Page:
Liberal Economist Takes On Krugman: Federal Reserve Averted Depression NOT Obama
While you were watching Rand Paul's historic filibuster and the debate surrounding budget sequestration, an economic theory battle was waging between two of the nation's foremost liberal economists Paul Krugman and Jeffrey Sachs.
In his most recent salvo published at the Huffington Post Saturday, Sachs spoke heresy to Obama-lovers across the fruited plain including Krugman claiming that following the 2008 financial crisis, "It was the Fed, not the fiscal stimulus, which prevented a fall into depression."
"Professor Krugman and Crude Keynesianism" is a rather lengthy piece from Sachs that includes a lot of economic facts and figures that might bore most readers, but is well worth your time.
In it, he addressed where Keynesians such as Krugman and Obama went wrong in 2009, and why their theories today aren't working.
The long and the short of it is that the Administration backed by economists such as Krugman believe deficits and debt don't matter, and that any government spending regardless of how random and untargeted will have a positive economic impact.
The original stimulus legislation was overwhelmingly of the form of temporary tax cuts and temporary transfer payments, the kind of deficit spending especially likely to have little effect on aggregate demand. Only $88 billion of the $787 billion stimulus-package was in direct purchases of goods and services by the federal government. The rest was temporary transfers and tax cuts.
(This was not an accident. A critical and predictable weakness of the 2009 stimulus is that House Democrats and the White House negotiated it in just a few weeks. In the unnecessary haste, there was no serious consideration given to long-term needs in infrastructure, for example. With presidential leadership we could -- and should -- have forged a decade-long strategy. Now we have no such strategy in place or likely to come into place.).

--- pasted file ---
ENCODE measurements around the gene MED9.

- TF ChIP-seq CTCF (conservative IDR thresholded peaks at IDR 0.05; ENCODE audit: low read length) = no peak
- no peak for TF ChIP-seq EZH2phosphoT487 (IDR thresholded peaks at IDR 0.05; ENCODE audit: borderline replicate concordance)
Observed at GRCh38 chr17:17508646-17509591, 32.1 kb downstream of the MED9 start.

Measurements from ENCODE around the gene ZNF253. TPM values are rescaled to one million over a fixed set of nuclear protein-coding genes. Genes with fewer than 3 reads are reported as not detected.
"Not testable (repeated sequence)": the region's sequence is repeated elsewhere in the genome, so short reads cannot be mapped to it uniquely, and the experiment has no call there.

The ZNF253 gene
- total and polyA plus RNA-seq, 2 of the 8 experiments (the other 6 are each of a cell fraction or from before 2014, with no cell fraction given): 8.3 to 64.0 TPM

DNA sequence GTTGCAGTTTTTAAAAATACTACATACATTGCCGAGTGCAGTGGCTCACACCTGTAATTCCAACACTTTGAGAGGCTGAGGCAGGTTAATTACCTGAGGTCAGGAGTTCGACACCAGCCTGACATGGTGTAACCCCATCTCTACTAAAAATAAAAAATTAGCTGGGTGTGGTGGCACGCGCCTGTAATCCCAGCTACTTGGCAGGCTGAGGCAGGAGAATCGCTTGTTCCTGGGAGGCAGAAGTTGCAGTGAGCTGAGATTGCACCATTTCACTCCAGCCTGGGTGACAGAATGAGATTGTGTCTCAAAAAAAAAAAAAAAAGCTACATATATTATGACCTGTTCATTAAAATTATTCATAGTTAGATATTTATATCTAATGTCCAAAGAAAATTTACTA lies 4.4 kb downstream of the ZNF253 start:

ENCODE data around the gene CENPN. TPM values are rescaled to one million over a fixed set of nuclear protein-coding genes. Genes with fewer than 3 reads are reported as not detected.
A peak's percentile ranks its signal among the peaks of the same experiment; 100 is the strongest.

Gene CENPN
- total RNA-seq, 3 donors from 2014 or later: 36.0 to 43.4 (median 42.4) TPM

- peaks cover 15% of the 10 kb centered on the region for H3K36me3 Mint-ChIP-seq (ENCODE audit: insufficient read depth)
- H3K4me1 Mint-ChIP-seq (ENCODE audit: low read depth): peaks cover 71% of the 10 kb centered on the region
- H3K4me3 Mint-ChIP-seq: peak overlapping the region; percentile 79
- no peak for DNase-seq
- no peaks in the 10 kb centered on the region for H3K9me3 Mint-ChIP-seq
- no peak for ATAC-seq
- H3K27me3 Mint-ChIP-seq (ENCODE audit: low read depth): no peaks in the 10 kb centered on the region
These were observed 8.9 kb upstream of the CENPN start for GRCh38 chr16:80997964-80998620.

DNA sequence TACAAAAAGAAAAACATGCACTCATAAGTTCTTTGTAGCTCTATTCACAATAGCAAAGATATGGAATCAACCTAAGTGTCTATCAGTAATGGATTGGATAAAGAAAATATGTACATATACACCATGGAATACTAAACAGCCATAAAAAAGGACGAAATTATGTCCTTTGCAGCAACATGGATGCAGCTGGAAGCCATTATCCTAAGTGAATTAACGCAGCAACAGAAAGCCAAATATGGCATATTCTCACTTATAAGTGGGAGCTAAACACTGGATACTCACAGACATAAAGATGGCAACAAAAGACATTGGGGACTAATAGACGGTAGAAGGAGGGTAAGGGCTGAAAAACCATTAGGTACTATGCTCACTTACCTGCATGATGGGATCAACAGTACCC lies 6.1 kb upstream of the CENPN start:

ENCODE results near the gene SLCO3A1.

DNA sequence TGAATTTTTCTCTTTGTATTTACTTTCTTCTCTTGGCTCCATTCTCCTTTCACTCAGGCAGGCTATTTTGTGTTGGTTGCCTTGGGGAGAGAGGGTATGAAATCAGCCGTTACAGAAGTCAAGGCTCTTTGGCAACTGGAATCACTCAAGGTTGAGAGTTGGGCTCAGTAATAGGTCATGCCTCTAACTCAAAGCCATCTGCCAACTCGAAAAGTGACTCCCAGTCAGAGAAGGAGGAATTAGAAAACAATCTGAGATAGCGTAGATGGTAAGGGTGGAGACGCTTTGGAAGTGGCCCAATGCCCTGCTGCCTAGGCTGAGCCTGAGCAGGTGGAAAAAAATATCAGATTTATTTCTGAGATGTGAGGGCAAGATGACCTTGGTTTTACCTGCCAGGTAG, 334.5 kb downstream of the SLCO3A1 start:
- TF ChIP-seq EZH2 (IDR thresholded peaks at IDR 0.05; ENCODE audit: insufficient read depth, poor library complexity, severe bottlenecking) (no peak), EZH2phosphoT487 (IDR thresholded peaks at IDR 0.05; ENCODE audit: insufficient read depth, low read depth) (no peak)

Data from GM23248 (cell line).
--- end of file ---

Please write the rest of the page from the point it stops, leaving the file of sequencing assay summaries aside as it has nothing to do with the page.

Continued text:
Maybe we should also blame Rahm "Don't Ever Let a Good Crisis Go To Waste" Emanuel for the "unnecessary haste" associated with Obama's stimulus plan.
Maybe if we had taken more than a few weeks to put together a package that everyone on Capitol Hill actually read our $787 billion would have been better spent.
The Keynesian theory is that the stimulus would raise output and employment while the economy naturally returned fairly quickly to full employment and rapid growth from the cyclical downturn. This long-term recovery did not occur as projected. Growth has not resumed on a normal basis. The Keynesian CBO model failed very badly to track the U.S. economy. [...]
The Administration should indeed have taken several months in 2009 to design and advocate for long-term investment programs for renewable energy, fast intercity rail, large-scale highway upgrading, large-scale skill and job training, and so forth, rather than rushing to pass a stimulus package of hundreds of billions of dollars of shortsighted and largely ineffective temporary tax cuts and transfer programs. The budget should have paid for such new long-term investments by allowing the temporary Bush-era tax cuts to expire on schedule in 2010 (or by negotiating equivalent revenues of 2-3 percent of GDP per year as the price for maintaining the Bush-era tax cuts).
One of the Obama arguments at the time was that the rush in the stimulus program was needed to avoid a Great Depression. This was and is highly doubtful (though, yes, it is widely accepted). The US economic emergency in late 2008 and early 2009 wasn't really an aggregate demand crisis but a financial crisis. The chaotic failure of Lehman Brothers had led to an intense panic and credit squeeze. The Fed therefore needed to flood the markets with liquidity, which it rightly did, in order to unwind the panic. The Fed's action was the real difference with 1933 (when the Fed allowed the banks to fail). It was the Fed, not the fiscal stimulus, which prevented a fall into depression.
So Ben Bernanke deserves the credit for averting a depression NOT Obama.
This will certainly come as a shock to the current White House resident's devotees in the media.
Yet Sachs is right. Monetary policy typically has a far greater impact on the economy than fiscal policy.
Unfortunately, the economically-challenged press never understands that. They see presidents as having much more power than is ever really the case.
It makes for far better so-called "news" stories.